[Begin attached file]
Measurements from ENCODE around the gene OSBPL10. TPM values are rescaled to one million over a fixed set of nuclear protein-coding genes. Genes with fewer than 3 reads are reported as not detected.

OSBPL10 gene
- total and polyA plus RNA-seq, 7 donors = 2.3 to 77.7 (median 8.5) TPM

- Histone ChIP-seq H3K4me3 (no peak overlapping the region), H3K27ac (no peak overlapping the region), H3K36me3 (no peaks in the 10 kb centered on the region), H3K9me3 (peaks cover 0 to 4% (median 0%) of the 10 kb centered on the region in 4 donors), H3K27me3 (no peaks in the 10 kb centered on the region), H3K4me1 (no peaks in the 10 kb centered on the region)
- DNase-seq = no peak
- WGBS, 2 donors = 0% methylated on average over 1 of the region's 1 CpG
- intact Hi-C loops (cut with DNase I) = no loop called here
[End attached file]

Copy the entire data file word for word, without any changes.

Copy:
Measurements from ENCODE around the gene OSBPL10. TPM values are rescaled to one million over a fixed set of nuclear protein-coding genes. Genes with fewer than 3 reads are reported as not detected.

OSBPL10 gene
- total and polyA plus RNA-seq, 7 donors = 2.3 to 77.7 (median 8.5) TPM

- Histone ChIP-seq H3K4me3 (no peak overlapping the region), H3K27ac (no peak overlapping the region), H3K36me3 (no peaks in the 10 kb centered on the region), H3K9me3 (peaks cover 0 to 4% (median 0%) of the 10 kb centered on the region in 4 donors), H3K27me3 (no peaks in the 10 kb centered on the region), H3K4me1 (no peaks in the 10 kb centered on the region)
- DNase-seq = no peak
- WGBS, 2 donors = 0% methylated on average over 1 of the region's 1 CpG
- intact Hi-C loops (cut with DNase I) = no loop called here